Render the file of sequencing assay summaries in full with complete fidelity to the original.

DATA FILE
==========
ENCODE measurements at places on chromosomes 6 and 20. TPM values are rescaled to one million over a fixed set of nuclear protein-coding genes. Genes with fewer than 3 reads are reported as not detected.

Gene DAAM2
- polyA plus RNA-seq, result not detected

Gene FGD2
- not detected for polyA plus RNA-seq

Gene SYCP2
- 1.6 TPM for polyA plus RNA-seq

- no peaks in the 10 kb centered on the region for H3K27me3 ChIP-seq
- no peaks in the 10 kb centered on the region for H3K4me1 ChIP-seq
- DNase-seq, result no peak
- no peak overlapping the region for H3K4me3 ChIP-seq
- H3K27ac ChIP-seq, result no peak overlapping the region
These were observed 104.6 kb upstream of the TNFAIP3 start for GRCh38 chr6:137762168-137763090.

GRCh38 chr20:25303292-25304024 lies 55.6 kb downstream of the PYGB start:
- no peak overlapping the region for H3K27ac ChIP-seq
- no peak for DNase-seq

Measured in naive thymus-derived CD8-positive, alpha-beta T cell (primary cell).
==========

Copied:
ENCODE measurements at places on chromosomes 6 and 20. TPM values are rescaled to one million over a fixed set of nuclear protein-coding genes. Genes with fewer than 3 reads are reported as not detected.

Gene DAAM2
- polyA plus RNA-seq, result not detected

Gene FGD2
- not detected for polyA plus RNA-seq

Gene SYCP2
- 1.6 TPM for polyA plus RNA-seq

- no peaks in the 10 kb centered on the region for H3K27me3 ChIP-seq
- no peaks in the 10 kb centered on the region for H3K4me1 ChIP-seq
- DNase-seq, result no peak
- no peak overlapping the region for H3K4me3 ChIP-seq
- H3K27ac ChIP-seq, result no peak overlapping the region
These were observed 104.6 kb upstream of the TNFAIP3 start for GRCh38 chr6:137762168-137763090.

GRCh38 chr20:25303292-25304024 lies 55.6 kb downstream of the PYGB start:
- no peak overlapping the region for H3K27ac ChIP-seq
- no peak for DNase-seq

Measured in naive thymus-derived CD8-positive, alpha-beta T cell (primary cell).